The central equatorial Pacific Ocean continues to show pronounced above normal seasonal SSTs (three month values: >+2.0°C to +5.0°C) except for the region from 30°S to 10°S (off the South American coast) with below-normal SSTs during the August 2015 to October 2015. The western Pacific Ocean especially the region of the Indonesian basin shows below normal SSTs indicating the continued reversal of ocean and atmospheric circulation across the equatorial Pacific Ocean. The entire equatorial Indian Ocean is anomalously warm with departures of ~ +1.5°C in western equatorial Indian Ocean and as high as +3.0°C (3-month values) in the southern Indian Ocean off the western Australian coast. Other regions of significant anomalies include the north Pacific Ocean, north Atlantic, equatorial Atlantic off the West African coast, the Pacific Ocean off the California coast, southwest Atlantic Ocean off Argentina and Brazil which show significant positive and negative anomalies on the order of -/+1.0°C to -/+2.0°C. Outgoing Longwave Radiation (OLR) anomalies are used here as a proxy for tropical deep convection (rainfall). Reduced convection is shown in yellow to light brown and brown shades and increased/intense convection is shown by shades of blue. Some impacts from the current SST anomaly patterns can be observed in the pattern of global convective activity illustrated by the OLR departure patterns here. During the August 2015 to October 2015 period, drier-than-average conditions (>+35W/M2) are now enhanced over the western Pacific Ocean covering the Indonesian basin, as well as drier the normal conditions are prevailing over central Europe-Russia, Caribbean region and northern South America. The severe drought in western US (Californian) have eased up as shown by the negative departures in OLR extending from the northwestern Mexico into southwestern and southern US. Enhanced cooler than average conditions (-50W/M2) are observed over central to eastern equatorial Pacific and just east of the Date Line. Convective conditions have now moved to northern, Pakistan-Afghanistan region extending into the Middle East and northern Africa. Accordingly Southern Africa and the southern half of South America show negative OLR anomalies suggesting enhanced convective activity. These patterns of depressed and enhanced convective activity coincide well with the patterns of SST departures and reveal certain impacts often associated with El Niño. Monthly and weekly anomalies can be found here. Rainfall and associated anomalies (below) for Africa from August 2015 to October 2015 show rainfall concentrated over equatorial Africa with a maxima between the equator and 15°N. Areas of above normal rainfall (+50 to 200 mm) are limited to parts of Sahel region extending eastwards to western Ethiopia, with highest positive anomalies over western Sahel region, the Sudans and central Somalia.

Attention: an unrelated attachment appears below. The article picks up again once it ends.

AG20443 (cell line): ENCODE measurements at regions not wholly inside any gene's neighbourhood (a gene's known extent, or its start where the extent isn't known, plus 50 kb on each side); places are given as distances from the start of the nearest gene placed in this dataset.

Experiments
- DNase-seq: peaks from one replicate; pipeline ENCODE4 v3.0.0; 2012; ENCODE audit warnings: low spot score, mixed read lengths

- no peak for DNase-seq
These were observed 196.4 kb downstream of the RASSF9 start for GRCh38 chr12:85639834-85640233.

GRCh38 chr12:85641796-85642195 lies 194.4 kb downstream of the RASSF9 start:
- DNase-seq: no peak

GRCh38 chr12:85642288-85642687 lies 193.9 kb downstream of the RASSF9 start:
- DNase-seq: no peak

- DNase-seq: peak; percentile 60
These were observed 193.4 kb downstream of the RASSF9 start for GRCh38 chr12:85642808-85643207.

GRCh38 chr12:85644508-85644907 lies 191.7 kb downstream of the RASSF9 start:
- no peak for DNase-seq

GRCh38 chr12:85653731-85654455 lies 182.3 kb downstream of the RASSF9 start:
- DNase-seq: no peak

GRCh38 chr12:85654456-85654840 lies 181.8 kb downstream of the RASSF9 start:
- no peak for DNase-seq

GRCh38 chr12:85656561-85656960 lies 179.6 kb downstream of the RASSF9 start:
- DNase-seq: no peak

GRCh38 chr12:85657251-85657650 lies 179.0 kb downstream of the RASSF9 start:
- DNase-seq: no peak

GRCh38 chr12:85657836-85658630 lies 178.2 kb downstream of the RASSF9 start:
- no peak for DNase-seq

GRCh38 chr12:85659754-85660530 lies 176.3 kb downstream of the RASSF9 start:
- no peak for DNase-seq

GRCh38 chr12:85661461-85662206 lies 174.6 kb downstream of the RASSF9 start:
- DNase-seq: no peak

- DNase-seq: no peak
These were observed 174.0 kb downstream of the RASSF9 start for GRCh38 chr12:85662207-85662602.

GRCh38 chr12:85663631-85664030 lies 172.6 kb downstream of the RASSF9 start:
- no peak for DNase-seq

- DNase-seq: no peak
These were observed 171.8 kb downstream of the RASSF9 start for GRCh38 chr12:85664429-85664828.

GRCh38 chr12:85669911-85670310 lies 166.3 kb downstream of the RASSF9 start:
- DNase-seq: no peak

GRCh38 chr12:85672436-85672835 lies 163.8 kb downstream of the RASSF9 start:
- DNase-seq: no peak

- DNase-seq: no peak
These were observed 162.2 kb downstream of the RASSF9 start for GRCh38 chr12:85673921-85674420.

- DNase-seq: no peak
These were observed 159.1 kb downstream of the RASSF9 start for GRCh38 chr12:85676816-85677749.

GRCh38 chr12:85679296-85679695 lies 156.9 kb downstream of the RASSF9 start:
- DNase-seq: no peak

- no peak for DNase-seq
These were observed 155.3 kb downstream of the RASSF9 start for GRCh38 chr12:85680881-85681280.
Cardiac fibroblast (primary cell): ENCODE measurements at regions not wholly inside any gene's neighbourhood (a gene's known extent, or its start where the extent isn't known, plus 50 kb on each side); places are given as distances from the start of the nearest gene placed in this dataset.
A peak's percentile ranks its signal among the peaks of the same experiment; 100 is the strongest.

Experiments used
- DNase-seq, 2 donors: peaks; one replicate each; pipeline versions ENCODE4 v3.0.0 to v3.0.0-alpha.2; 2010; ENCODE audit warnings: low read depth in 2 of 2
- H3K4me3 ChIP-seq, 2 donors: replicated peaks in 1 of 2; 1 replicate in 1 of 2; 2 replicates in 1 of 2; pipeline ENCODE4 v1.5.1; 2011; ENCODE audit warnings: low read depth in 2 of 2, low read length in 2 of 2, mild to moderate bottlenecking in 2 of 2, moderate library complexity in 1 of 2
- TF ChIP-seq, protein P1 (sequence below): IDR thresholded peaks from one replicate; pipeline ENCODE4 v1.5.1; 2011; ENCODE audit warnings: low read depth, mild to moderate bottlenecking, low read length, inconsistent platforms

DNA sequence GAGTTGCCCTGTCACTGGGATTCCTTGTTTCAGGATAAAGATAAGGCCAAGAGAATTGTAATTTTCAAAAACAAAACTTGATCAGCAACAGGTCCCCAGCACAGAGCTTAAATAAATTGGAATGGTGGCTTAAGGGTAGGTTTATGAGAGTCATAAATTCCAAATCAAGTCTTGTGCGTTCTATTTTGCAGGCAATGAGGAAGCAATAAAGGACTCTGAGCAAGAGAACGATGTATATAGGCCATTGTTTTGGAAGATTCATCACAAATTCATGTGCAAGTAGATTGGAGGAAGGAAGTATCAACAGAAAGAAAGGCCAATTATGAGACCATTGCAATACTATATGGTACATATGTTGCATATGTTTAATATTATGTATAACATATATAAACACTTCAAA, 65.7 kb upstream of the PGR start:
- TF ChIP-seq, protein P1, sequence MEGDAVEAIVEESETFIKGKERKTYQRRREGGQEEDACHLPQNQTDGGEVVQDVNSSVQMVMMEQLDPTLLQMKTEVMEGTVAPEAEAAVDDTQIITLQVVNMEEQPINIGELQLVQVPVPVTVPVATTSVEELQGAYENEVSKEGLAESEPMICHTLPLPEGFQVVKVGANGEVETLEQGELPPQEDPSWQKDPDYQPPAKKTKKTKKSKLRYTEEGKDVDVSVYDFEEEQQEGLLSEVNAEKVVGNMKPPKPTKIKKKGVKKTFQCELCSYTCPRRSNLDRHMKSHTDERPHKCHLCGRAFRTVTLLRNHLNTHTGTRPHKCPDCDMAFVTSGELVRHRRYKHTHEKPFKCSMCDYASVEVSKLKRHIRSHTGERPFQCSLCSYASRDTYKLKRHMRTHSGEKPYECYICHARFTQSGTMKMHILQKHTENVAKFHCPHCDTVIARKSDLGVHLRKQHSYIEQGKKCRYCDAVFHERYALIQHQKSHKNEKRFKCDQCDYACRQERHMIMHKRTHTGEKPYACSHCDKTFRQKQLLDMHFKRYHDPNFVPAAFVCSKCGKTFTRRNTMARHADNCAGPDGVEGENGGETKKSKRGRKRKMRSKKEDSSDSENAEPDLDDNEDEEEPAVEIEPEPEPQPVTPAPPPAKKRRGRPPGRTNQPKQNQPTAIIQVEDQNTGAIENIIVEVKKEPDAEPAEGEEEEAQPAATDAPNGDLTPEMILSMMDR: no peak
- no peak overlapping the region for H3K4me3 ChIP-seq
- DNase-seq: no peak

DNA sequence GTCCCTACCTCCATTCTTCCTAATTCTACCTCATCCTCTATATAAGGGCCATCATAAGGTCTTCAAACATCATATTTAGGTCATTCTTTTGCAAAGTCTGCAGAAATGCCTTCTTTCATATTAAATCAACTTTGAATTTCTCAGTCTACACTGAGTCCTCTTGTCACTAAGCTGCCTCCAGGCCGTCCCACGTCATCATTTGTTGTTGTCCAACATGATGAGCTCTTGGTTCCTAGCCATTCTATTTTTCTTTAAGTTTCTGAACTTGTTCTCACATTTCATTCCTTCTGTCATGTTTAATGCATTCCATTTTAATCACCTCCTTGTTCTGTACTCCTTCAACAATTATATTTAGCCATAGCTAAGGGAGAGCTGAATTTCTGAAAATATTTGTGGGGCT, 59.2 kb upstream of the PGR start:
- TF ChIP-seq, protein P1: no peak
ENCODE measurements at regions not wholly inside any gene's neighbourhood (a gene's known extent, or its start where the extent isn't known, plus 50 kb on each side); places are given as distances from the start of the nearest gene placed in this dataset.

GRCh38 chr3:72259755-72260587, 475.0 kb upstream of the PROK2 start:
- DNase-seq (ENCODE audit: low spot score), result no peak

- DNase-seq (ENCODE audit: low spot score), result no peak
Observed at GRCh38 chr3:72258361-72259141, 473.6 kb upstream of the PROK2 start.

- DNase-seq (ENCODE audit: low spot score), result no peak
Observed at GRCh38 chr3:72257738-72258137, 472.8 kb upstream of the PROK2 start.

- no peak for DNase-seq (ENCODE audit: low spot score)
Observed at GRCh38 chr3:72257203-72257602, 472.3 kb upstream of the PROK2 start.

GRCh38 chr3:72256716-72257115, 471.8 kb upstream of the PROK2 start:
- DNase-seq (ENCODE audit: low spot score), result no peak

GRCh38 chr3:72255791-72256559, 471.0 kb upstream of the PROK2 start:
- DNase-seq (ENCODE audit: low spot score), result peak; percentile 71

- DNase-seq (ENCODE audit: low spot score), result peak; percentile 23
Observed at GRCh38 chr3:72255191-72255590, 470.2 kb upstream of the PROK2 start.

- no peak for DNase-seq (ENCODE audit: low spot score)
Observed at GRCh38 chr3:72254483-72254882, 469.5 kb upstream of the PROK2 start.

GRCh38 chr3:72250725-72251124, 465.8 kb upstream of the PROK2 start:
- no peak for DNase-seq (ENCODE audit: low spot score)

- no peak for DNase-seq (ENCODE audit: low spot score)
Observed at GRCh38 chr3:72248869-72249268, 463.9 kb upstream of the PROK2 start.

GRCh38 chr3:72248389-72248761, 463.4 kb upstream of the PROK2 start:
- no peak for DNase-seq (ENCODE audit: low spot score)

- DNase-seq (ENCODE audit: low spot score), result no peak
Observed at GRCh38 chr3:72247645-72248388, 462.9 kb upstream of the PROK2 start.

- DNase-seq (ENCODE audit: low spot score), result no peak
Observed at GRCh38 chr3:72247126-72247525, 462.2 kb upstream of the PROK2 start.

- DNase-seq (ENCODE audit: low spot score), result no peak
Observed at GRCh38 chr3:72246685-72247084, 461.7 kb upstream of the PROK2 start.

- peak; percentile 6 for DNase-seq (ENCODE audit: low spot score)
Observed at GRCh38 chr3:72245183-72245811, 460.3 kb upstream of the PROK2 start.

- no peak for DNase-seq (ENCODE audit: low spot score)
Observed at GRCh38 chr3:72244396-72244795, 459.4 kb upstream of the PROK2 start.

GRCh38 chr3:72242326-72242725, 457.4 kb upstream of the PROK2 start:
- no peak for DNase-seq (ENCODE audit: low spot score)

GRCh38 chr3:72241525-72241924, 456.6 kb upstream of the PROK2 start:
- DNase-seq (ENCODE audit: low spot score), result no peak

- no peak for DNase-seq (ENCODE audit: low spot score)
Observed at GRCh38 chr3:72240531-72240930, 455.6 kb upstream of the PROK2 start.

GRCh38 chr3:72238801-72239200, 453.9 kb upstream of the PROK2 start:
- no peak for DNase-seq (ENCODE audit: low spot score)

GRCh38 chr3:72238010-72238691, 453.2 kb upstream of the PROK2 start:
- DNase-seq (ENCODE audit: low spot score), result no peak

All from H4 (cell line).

Cumulative NDVI anomalies for Africa for August 2015 to October 2015 still show positive anomalies concentrated in parts of western Sahel (Senegal, Mauritania and Mali), Somalia, SE Ethiopia and parts of NE Kenya. The RVF risk map below was derived from thresholding NDVI anomaly data to detect areas persistent of above normal NDVI. Periods of widespread and prolonged heavy rainfall lead to flooding of dambos and anomalous green up in vegetation, creating ideal ecological conditions for the emergence RVF vectors. For the period August 2015 to October 2015, the RVF persistence model identifies areas at risk in central Somalia which have received above normal rainfall over the last two months and on the border of Mauritania and Senegal where RVF activity is occurring. Given the elevated rainfall conditions in many areas East Africa enhanced surveillance is advised in these areas especially in the next three months (November 2015 to January 2016). The current East Africa seasonal rainfall under this El Niño event is evolving in a rather unique way compared to other previous El Niño events, in particular the western parts of the region that don't fall within the potential epizootic/epidemic (PEAM) region are currently receiving the bulk of excess rainfall. We therefore suggest that some surveillance activities be carried out in the western highlands of Kenya and Tanzania that border the Rift Valley system where some RVF activity has occurred sporadically the past. Rainfall in this western sector is approaching and surpassing the 2006/2007 season. The above normal rainfall conditions during this period could lead to outbreaks of other vector and water-borne diseases.

NDVI Anomaly RVF Potential

Last Modified: 11/23/2015